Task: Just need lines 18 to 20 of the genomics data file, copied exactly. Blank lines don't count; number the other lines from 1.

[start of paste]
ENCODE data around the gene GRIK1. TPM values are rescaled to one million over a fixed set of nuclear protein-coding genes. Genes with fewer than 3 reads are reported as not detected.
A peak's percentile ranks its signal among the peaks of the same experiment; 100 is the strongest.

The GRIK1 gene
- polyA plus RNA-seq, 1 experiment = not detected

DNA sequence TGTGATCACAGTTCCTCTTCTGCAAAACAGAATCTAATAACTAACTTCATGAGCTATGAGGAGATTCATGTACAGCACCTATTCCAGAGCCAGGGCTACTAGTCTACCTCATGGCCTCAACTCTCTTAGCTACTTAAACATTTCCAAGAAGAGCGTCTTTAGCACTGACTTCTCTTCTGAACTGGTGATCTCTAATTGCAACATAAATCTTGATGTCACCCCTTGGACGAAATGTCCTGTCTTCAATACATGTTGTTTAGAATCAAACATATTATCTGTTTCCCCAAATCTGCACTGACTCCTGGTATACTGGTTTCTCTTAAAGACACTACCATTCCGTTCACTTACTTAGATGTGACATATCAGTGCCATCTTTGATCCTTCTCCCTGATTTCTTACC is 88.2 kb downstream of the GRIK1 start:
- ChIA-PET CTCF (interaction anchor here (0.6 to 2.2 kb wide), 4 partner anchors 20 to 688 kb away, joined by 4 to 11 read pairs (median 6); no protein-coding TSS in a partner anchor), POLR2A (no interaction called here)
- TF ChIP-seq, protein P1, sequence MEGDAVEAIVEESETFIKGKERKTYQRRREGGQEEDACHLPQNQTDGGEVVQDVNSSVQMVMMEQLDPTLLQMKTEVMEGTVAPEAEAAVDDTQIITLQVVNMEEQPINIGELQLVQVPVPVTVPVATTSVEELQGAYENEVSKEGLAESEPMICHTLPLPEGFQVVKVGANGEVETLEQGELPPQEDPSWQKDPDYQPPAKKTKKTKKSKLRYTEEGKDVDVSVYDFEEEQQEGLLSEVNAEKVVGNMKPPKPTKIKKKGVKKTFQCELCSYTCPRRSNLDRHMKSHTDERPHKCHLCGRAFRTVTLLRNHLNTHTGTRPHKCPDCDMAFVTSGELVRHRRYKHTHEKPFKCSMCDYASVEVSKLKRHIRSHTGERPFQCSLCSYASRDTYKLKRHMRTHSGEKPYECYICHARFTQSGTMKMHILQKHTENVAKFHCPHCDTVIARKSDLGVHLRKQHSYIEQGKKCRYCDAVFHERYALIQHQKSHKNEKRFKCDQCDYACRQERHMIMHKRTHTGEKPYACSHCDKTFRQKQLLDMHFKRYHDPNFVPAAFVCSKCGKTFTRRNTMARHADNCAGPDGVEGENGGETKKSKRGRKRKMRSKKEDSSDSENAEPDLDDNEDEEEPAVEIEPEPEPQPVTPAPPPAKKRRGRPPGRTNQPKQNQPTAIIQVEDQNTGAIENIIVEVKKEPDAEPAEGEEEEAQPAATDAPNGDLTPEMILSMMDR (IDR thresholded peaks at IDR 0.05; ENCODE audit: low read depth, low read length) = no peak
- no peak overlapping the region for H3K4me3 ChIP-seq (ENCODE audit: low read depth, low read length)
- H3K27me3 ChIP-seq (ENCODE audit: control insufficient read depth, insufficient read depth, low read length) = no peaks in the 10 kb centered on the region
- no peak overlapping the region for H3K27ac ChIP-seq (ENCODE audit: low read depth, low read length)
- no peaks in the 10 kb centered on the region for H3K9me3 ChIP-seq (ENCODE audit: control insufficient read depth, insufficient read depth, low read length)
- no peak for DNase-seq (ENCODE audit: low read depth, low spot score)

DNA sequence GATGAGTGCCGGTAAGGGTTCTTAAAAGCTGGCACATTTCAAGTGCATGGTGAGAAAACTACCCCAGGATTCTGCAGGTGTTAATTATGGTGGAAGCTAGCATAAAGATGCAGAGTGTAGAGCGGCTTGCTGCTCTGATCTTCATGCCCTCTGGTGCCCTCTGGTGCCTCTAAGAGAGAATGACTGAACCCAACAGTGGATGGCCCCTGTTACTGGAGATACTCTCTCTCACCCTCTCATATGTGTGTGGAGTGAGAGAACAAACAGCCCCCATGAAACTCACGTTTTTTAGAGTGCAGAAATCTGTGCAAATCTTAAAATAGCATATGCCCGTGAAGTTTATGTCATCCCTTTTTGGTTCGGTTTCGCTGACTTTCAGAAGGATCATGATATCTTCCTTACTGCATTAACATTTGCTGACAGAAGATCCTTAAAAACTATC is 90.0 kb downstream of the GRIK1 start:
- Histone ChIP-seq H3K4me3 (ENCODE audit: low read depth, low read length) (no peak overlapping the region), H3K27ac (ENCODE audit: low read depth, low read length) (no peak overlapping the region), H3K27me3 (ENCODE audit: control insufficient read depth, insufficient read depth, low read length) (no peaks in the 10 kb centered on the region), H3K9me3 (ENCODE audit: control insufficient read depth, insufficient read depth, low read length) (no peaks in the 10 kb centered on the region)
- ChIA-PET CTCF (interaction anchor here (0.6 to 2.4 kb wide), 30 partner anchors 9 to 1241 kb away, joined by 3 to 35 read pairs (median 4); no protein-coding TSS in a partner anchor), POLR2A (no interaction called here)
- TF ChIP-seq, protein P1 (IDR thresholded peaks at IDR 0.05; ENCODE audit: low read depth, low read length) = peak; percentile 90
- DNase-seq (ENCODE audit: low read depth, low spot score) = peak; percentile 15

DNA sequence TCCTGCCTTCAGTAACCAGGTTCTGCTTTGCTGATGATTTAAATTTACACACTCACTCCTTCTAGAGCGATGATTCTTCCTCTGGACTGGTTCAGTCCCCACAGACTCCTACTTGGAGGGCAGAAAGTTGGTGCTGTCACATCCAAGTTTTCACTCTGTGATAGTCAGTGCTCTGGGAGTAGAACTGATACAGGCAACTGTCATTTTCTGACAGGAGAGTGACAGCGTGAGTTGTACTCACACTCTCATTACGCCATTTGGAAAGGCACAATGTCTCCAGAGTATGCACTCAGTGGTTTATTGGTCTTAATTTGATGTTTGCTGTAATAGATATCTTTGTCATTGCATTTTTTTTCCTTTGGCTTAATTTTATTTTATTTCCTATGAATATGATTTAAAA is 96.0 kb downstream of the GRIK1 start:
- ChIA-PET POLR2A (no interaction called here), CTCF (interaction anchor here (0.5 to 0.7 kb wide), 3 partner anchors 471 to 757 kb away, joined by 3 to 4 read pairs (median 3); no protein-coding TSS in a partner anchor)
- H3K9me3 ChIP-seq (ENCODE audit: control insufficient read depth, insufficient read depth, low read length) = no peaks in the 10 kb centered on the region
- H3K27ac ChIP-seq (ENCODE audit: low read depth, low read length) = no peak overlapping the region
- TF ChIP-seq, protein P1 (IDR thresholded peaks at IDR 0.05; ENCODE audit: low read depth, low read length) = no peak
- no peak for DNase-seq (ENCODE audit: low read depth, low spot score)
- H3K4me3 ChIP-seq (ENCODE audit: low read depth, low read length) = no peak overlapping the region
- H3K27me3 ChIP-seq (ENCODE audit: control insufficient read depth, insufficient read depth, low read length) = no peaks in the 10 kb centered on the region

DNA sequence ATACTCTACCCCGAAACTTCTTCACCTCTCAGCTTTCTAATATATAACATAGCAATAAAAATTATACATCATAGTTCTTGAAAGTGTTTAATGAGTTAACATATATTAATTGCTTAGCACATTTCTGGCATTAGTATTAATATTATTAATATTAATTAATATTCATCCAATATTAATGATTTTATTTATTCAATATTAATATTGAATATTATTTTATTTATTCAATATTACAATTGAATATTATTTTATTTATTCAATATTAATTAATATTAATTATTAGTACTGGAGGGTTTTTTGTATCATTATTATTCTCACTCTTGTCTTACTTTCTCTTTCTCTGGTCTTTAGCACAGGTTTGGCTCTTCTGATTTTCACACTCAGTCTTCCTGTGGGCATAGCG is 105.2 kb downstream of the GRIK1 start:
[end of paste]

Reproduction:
DNA sequence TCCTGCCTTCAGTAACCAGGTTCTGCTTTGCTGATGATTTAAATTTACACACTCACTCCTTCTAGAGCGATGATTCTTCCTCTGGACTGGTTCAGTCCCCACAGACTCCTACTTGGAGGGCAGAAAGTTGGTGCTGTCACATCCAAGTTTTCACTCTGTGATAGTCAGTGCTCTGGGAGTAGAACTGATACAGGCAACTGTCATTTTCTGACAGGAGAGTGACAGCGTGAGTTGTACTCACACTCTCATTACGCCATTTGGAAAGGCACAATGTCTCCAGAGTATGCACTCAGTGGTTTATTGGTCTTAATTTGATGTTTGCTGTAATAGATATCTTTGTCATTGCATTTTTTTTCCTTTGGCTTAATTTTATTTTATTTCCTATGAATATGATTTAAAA is 96.0 kb downstream of the GRIK1 start:
- ChIA-PET POLR2A (no interaction called here), CTCF (interaction anchor here (0.5 to 0.7 kb wide), 3 partner anchors 471 to 757 kb away, joined by 3 to 4 read pairs (median 3); no protein-coding TSS in a partner anchor)
- H3K9me3 ChIP-seq (ENCODE audit: control insufficient read depth, insufficient read depth, low read length) = no peaks in the 10 kb centered on the region